BlackBerry reckons its $425 million takeover of Good Technology will sweeten a business that continues to sour, in the view of many investors. But the all-cash deal, announced at the tail end of last week, seems unlikely to produce the bountiful harvest BlackBerry craves, even if it does help the beleaguered smartphone maker to achieve its target of generating $500 million in software revenues next year.
Based in Silicon Valley, Good Technology Inc. develops mobile security software for enterprise and government customers and has been a thorn in the side of BlackBerry for many years. The two players have previously clashed in the patents arena and BlackBerry was lambasting Good Technology's products as recently as January this year. The harsh words, though, concealed plenty of admiration for Good Technology's expertise.
Besides eliminating a key software rival, the takeover should strengthen BlackBerry's own enterprise mobility management (EMM) platform. Good Technology appears to serve vertical markets where BlackBerry has been comparatively weak, such as the aerospace and defense sectors. Perhaps more importantly, it should also help BlackBerry to cater to emerging Internet of Things (IoT) devices and opportunities, according to Christy Wyatt, Good Technology's CEO.
All this fits snugly into BlackBerry's strategy of becoming a bigger software company. John Chen, BlackBerry's current CEO, reckons the company's technology stands it in good stead to play a pivotal role in the IoT industry. Seeking to extend and improve BlackBerry's EMM smarts, Chen has already negotiated a string of takeover deals in this space, acquiring companies such as AtHoc, Movirtu Ltd. , SecuSmart and WatchDox. BlackBerry made $235 million from software sales in its 2015 financial year, but Chen wants to see that figure rise to $500 million in 2016. (See Loss-Making BlackBerry Flags Software Gains and Should Samsung Buy BlackBerry?)
The target looks plausible. In the first quarter of its 2016 financial year, BlackBerry made $137 million in revenues from software and technology licensing -- 150% more than in the same quarter of 2015. It does not expect to complete the takeover of Good Technology until late in its third quarter (which runs from October to December) but says the transaction will be "accretive to earnings and cash flow within the first year after closing." It also thinks it will realize about $160 million in revenues from Good Technology in the first year.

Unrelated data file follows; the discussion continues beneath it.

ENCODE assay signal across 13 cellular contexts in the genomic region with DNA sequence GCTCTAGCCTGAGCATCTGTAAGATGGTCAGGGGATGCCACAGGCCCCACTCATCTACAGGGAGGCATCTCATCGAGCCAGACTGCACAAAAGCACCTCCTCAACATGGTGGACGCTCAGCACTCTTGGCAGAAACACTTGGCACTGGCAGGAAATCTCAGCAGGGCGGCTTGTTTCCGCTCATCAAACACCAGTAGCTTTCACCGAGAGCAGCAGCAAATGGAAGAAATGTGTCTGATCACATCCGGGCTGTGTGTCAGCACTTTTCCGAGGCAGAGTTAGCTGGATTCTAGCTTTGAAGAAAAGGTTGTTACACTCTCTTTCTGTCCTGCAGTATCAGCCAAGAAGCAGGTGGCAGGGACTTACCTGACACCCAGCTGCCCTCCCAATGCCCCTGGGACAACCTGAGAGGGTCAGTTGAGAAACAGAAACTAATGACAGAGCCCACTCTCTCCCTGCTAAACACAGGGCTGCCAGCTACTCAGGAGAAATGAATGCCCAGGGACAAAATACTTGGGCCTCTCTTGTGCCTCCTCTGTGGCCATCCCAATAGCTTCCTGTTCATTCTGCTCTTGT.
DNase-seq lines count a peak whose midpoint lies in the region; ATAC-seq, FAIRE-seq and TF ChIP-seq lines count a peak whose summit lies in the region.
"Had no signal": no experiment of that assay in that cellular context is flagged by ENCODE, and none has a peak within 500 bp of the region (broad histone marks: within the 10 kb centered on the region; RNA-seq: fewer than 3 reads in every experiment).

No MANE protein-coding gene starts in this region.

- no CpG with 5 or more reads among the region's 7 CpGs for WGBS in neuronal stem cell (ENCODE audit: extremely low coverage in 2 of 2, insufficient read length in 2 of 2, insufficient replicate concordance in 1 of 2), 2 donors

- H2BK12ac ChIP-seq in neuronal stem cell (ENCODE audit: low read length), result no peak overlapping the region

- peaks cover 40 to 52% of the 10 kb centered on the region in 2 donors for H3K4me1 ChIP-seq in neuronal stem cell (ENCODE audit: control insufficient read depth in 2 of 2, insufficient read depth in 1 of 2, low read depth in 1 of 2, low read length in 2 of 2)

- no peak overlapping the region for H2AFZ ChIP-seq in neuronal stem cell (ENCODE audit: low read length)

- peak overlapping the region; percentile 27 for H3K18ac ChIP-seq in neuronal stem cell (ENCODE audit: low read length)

Even so, the deal will not be enough to offset the decline in revenues from the hardware and legacy services businesses, according to Michael Genovese, an analyst with MKM Partners. "BlackBerry is trying to shore up its core knitting but on a $3 billion revenue base it isn't likely to move the needle meaningfully," said Genovese in a research note. "Moreover, while the acquisition takes out one competitor, it does little to improve the EMM competitive landscape, which is rife with both private and public companies gunning for share."
Indeed, BlackBerry's devices business continues to flounder. In the April-to-June quarter, hardware revenues fell by 31%, to $263 million, compared with the year-earlier period, while service revenues dropped by 51%, to $252 million. The company's results statement focused heavily on progress in the software market, which Chen described as "key to BlackBerry's future growth." Yet this currently accounts for just a fifth of overall sales.
Chen has insisted that BlackBerry is "taking steps to make the handset business profitable," but it continues to lose out to Apple Inc. (Nasdaq: AAPL) and handset makers using Google (Nasdaq: GOOG)'s Android operating system and its market share has dwindled. Earlier this year, press reports even suggested the company was working on a device that would use Android, rather than its own BB10 operating system. Such a move would represent an embarrassing climbdown.
It would, however, rather neatly tally with the takeover of Good Technology, which boasts "expertise in multi-OS management" as well as a "broad Android and Windows customer base." The goal is to have a unified platform up and running in a year or so as Chen works on moving the EMM technology to a "software subscription model," says Genovese. Small as it may be, BlackBerry's software business is thriving. But without a miracle on the devices side, the company's decline looks set to continue.
— Iain Morris, , News Editor, Light Reading